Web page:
This National League professional size baseball is signed by two baseball Hall of Fame pitchers, Sanford "Sandy" Koufax and Donald "Don" Drysdale.
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Sanford Koufax (born Sanford Braun; December 30, 1935) is an American former baseball pitcher who played 12 seasons in Major League Baseball (MLB) for the Brooklyn/Los Angeles Dodgers from 1955 to 1966.
He has been hailed as one of the greatest pitchers in baseball history. Koufax joined the major leagues at age 19 and had never pitched a game in the minor leagues. As a result, the first half of his career was marred with inconsistency and control problems. He was a member of World Series championship teams in both Brooklyn and Los Angeles, though he did not appear in any of the Series wins despite pitching brilliantly in the 1959 series. After making adjustments prior to the 1961 season to improve his control and getting more regular playing time, Koufax quickly rose to become the most dominant pitcher in MLB before arthritis in his left elbow ended his career prematurely at age 30.
He won the Cy Young Award in 1963, 1965, and 1966 by unanimous votes, winning the Triple Crown and leading the Dodgers to a pennant in each of those years; he was the first three-time winner of the award, and the only pitcher to do so when a single award was given instead of one for each league. He was also named the NL Most Valuable Player (MVP) in 1963, and was runner-up in 1965 and 1966, behind Willie Mays and Roberto Clemente, respectively.
Koufax was the first major league pitcher to throw four no-hitters and, in 1965, became the sixth pitcher and the first left-hander in the modern era (post-1900) to pitch a perfect game. He was named the World Series MVP, leading the Dodgers to titles in 1963 and 1965. He is also one of the outstanding Jewish athletes in American sports; Koufax's decision not to pitch Game 1 of the 1965 World Series because it fell on the Jewish holiday Yom Kippur, like Hank Greenberg before him, garnered national attention as a conflict between religion and society.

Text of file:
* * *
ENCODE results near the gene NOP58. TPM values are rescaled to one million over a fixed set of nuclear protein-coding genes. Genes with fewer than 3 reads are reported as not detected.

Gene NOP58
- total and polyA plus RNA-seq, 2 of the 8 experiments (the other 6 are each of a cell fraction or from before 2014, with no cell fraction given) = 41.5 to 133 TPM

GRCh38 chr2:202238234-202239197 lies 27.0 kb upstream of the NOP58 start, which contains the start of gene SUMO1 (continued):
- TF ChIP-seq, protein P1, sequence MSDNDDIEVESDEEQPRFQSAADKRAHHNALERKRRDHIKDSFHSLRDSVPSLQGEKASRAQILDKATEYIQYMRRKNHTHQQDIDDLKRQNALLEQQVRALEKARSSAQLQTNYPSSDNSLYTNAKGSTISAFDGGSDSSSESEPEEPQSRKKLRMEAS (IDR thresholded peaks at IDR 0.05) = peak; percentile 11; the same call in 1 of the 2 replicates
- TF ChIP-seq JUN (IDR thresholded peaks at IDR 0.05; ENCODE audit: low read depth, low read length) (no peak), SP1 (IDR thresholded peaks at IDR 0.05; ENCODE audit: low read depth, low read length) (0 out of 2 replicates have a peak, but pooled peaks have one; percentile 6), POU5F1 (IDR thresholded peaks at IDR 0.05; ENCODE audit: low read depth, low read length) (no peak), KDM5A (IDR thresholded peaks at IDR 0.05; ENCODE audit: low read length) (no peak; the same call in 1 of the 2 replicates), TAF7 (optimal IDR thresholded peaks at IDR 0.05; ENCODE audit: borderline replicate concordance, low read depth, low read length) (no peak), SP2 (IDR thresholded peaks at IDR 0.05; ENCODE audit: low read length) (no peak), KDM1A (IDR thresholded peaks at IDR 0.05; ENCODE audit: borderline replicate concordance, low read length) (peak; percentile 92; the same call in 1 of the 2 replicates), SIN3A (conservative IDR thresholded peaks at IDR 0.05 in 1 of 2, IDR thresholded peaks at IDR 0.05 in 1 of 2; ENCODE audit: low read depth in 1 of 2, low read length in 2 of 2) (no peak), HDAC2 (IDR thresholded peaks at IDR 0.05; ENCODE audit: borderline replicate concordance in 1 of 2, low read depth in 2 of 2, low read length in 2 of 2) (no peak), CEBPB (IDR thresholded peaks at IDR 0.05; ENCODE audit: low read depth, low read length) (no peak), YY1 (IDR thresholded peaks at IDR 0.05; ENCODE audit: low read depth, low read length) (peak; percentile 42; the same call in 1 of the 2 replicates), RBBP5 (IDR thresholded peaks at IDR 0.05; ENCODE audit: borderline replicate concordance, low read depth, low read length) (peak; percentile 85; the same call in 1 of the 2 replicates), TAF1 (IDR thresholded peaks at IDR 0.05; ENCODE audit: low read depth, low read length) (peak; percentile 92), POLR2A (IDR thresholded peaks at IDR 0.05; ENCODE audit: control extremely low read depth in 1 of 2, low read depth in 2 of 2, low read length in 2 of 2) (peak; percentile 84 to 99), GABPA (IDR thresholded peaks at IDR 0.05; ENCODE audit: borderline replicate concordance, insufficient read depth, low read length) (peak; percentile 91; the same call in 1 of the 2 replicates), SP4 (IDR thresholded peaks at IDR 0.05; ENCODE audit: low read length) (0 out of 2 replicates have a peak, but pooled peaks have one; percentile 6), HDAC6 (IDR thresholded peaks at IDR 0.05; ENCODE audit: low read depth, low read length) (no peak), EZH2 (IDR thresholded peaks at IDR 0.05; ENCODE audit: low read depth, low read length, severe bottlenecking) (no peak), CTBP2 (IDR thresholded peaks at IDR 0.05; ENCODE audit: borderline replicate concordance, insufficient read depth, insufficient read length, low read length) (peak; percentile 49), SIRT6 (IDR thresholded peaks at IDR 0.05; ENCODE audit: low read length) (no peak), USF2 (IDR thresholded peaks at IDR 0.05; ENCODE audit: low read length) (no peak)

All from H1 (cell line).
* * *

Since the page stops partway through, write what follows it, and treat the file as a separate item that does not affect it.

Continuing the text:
At the time of his retirement, Koufax's career earned run average of 2.76 trailed only Whitey Ford among pitchers with at least 2,000 innings pitched since 1925; his .655 winning percentage ranked third among both left-handers and modern NL pitchers. Despite his comparatively short career, his 2,396 career strikeouts ranked seventh in major league history at the time, trailing only Warren Spahn (2,583) among left-handers; his 40 shutouts were tied for ninth in modern NL history.
He was the first pitcher in history to average more than nine strikeouts per nine innings pitched, and the first to allow fewer than seven hits per nine innings pitched. At age 36, Koufax was elected to the Baseball Hall of Fame in his first year of eligibility in 1972, becoming the youngest player ever elected.
Donald Scott Drysdale (July 23, 1936 – July 3, 1993) was an American professional baseball player and television sports commentator. A right-handed pitcher for the Brooklyn / Los Angeles Dodgers for his entire career in Major League Baseball, Drysdale was inducted into the Baseball Hall of Fame in 1984.
Drysdale won the 1962 Cy Young Award and in 1968 pitched a record six consecutive shutouts and 58+2⁄3 consecutive scoreless innings.
One of the most dominant pitchers of the late 1950s to mid 1960s, Drysdale stood 6 ft 5 in (1.96 m) tall and was not afraid to throw pitches near batters to keep them off balance. After his playing career, he became a radio/television broadcaster.
Sandy Koufax & Don Drysdale signed NL baseball